There is a way of letting the cube cool with the break material around the tap for removal before pitching, but I've only tried it once and it was just too wasteful to be effective. I'll report back when I have another go at that.
Otherwise, when I'm emptying a cube into a fermenter, we'll note that most of the break material and debris has settled to the bottom of the cube during cooling. Now is a good time to separate the good clean wort from that muck, so I'll gently run the wort out through the tap, trying not to disturb the layer at the bottom. A cube standing upright will have about 1.5 to 2.0L of 'deadspace' when the tap is open, so just leave it all in there!

I probably break a few rules with kettle- chilling and NC cubing, but that's just how I operate, when it come time to write up the article, we might care to exercise some editorial discretion! Plus I have written yet another verbose essay... :oops: !
[center]Give me a beer and I will move the world. Archimedes[/center]

Post #7 made 8 years ago
I've even pitched directly into a NC cube of wort, but it needs some preparation in fitting the tap beforehand ~~~ it couldn't be simpler! Also this introduces another use for the cube as a fermenter.
My first cube was an expensive one because I was worried about everything! I still use it as my first choice. Since then I bought two of the round type with extra caps. I drilled out and grometed the extra caps and fitted them with air locks. How nice it is to have extra fermenters or extra NC storage. I thought about taps just above the hot brake "Muck" line but I have been worried about heat and expansion issues. I have just been siphoning the wort off the bottom. Clumsiness has lead to some hot break in the fermenters but I think you need some for better fermentation anyway!
Last edited by BobBrews on 11 Apr 2010, 21:57, edited 18 times in total.
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tap 4 Triple IPA 11% ABV

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Post #8 made 8 years ago
I must be a rebel :)

I just dump the whole lot, hot break and all, into the fermenter.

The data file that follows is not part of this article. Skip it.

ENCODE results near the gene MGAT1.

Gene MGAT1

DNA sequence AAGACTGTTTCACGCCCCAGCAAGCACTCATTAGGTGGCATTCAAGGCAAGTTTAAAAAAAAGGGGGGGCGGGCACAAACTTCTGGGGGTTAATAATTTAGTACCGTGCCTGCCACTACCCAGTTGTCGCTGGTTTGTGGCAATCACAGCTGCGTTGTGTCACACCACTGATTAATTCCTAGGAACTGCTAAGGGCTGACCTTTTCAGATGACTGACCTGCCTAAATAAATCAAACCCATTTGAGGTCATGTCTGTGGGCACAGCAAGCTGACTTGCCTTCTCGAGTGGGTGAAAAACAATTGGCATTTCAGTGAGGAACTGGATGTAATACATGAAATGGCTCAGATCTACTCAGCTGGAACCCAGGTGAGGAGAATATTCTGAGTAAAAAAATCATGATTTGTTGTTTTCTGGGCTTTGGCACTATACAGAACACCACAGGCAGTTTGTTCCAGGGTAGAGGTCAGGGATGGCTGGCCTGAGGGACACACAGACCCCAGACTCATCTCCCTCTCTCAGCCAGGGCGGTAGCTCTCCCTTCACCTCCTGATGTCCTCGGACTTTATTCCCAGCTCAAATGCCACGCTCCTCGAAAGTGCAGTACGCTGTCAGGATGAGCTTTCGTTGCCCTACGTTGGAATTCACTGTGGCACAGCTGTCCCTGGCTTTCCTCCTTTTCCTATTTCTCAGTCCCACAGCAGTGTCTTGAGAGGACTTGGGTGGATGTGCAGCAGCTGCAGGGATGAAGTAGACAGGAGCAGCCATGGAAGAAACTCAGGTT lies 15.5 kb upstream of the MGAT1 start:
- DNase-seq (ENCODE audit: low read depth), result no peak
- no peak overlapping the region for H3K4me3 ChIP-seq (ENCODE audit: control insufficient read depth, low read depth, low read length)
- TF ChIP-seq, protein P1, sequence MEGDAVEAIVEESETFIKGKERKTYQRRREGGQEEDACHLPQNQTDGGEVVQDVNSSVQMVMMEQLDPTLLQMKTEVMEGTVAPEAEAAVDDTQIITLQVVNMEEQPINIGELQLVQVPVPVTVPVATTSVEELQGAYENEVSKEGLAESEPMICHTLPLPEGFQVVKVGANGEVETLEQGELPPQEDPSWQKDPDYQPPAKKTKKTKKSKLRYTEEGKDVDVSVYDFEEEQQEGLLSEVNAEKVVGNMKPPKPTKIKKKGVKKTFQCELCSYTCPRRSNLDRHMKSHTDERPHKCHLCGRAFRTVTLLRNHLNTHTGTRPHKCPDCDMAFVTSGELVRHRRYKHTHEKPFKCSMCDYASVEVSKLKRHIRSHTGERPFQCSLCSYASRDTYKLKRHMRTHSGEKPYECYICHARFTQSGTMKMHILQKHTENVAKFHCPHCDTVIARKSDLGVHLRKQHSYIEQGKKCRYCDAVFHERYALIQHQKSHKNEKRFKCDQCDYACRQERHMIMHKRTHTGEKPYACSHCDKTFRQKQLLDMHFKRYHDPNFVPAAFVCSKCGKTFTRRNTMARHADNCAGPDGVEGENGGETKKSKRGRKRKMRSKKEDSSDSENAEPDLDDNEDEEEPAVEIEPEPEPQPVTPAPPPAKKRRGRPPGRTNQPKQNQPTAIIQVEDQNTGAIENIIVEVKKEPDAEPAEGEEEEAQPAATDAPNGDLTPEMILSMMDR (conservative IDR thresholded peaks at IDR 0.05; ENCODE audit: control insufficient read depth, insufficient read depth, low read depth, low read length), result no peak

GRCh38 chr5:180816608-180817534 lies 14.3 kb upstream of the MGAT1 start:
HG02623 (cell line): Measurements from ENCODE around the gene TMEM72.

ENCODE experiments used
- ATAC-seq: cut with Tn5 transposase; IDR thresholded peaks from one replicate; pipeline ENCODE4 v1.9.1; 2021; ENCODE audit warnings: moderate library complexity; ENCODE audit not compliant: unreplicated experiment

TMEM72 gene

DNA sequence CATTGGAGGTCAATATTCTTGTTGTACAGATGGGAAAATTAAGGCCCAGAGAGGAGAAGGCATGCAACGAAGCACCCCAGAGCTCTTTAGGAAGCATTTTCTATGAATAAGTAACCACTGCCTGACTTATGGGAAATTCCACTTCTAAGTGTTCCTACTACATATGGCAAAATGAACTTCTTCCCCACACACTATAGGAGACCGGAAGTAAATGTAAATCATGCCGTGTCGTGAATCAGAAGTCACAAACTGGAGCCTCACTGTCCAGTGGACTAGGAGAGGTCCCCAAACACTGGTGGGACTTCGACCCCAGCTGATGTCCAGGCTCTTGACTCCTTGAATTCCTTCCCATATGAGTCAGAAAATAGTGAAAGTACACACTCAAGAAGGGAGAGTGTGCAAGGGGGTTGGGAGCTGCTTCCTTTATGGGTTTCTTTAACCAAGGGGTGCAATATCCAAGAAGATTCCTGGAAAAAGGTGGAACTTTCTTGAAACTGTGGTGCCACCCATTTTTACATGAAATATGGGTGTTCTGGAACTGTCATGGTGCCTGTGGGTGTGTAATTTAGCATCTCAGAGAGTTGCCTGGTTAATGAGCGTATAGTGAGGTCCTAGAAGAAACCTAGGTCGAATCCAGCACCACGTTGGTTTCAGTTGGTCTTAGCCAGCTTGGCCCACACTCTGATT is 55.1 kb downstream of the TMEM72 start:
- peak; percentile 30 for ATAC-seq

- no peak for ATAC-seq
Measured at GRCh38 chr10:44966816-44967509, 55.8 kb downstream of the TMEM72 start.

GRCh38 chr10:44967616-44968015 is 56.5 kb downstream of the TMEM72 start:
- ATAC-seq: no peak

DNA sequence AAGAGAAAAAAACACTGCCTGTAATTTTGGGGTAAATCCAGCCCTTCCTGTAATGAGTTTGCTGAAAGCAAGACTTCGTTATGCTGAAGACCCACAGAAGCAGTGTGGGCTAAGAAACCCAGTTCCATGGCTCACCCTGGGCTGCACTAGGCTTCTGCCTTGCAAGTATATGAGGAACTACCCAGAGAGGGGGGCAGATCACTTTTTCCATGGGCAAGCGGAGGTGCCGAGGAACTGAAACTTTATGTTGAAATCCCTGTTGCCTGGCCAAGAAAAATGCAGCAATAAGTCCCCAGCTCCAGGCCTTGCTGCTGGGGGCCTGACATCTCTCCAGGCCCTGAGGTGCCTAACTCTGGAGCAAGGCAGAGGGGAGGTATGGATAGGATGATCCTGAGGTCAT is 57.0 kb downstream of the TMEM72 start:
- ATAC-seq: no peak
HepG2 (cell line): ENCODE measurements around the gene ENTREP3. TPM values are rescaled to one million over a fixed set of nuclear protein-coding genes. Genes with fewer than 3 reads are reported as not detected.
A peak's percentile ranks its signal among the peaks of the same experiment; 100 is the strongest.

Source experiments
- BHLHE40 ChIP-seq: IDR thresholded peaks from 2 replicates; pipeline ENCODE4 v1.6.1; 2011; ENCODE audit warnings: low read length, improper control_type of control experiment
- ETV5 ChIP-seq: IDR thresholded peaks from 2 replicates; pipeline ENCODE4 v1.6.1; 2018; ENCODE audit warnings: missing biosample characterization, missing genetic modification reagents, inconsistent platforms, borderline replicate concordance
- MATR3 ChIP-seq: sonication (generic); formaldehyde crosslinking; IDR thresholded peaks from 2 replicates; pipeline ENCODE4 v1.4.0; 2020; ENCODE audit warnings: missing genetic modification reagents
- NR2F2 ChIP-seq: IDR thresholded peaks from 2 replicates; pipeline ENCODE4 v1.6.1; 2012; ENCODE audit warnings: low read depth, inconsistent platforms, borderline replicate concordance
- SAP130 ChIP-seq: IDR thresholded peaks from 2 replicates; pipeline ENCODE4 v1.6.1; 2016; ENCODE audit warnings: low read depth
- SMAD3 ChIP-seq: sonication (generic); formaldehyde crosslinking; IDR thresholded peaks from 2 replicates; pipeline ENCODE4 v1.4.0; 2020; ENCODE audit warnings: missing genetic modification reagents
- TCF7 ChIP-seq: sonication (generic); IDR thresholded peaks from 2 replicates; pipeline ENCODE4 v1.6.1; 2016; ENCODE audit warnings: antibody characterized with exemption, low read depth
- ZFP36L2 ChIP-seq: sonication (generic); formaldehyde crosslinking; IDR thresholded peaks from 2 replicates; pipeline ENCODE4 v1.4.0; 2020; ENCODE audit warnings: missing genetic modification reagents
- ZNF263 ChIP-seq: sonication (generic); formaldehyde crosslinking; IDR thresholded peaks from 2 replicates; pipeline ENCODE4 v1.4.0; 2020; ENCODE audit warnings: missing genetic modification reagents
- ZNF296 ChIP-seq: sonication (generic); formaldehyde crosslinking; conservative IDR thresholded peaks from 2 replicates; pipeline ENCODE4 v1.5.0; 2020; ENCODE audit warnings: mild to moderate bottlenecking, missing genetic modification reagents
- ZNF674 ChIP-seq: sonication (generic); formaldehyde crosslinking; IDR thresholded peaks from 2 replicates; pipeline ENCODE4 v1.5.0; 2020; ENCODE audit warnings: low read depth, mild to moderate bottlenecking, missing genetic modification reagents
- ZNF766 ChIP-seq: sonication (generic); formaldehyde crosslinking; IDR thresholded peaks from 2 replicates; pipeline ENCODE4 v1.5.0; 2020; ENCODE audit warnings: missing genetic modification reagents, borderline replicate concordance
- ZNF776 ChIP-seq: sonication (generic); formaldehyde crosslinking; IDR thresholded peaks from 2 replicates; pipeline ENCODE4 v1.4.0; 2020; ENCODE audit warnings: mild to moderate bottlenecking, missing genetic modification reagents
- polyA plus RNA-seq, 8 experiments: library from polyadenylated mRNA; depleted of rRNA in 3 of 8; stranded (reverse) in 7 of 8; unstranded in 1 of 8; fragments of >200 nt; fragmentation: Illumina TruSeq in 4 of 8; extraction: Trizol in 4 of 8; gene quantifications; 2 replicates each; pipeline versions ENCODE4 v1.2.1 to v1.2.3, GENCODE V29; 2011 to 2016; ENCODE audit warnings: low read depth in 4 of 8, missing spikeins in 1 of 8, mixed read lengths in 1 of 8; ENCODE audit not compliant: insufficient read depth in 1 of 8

I believe the break material acts as a yeast nutrient, as Bob mentioned above. So for me it's all good.
I also ferment in a conical fermenter, so I can easily dump the resulting trub after fermentation has kicked off.
"It's beer Jim, but not as we know it."

Post #9 made 8 years ago
Many brews (25+) using no chill method without incident. Now using a plate chiller most of the time, but still do the occasional no chill cube. Good way of storing/stockpiling supplies for future brewing.
Everybody's waitin' for the man with the bag ... K Starr (1950)

Post #10 made 8 years ago
Here in South East Queensland, even in the winter the water supply can be too warm for effective plate or counter-flow chilling. Mate Pete up the coast is setting up a system whereby the copper coil is embedded in a solid block of ice like a frozen prehistoric specimen and he'll run his wort through that. My electricity bills are high enough as it is, I'll stick to NC. Never had an infection from it, and I normally pitch within 2 days anyway.
I'm moving house in a few weeks and may do a brew and keep it in the cube for a couple of weeks to start off the new brewery.

Post #11 made 8 years ago
I have no chilled in a cube since my first AG brew, and will never change. I have the flexibility of being able to pitch whenever I want, separate to brewing, which is good for me with such a busy life.

I throw the whole lot in the fermenter, as I figure that any break material will drop out anyway, and it may provide some nutrients in the process.

I siphon the beer from the fermenter, which helps to keep it clear, and then filter it into a keg. Then I add any late hop additions from a coffee plunger and gas and chill the keg.

cheers,

Matt

Post #12 made 8 years ago
Ralph,
How did you get a tap on your cube? don't you need to screw it in from the inside of the cube?
I use a jerrycan that was previously used for shipping LME so at least in know its food grade and any remaining odors will be beer related.
Cube:
fermenter: Sourdough Spelt Ale, Classic Lambic, Oud Brune, Barrel Aged Belgian Dubbel
Kegs: Bob's Black IPA, Blanc Blond, Soda...
to be brewed:

Post #13 made 8 years ago
General NC question. When I dump my boil into the cube I generally siphon off the wort within a day or two to ferment so I don't worry about all the trub. If I wait a week or two to ferment, should I move it to another cube or is that a infection invitation? What’s the thoughts on this?
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tap 2 Bourbon Barrel Porter
tap 3 Czech Pilsner
tap 4 Triple IPA 11% ABV

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Post #14 made 8 years ago
shibolet wrote:Ralph,
How did you get a tap on your cube? don't you need to screw it in from the inside of the cube?
I use a jerrycan that was previously used for shipping LME so at least in know its food grade and any remaining odors will be beer related.
Hi shibolet,
most of the cubes here come with the hole and thread in place. I just haven't got a picture, anyone else got one? Here's the usual sort of thing we use, just can't see the bung and thread.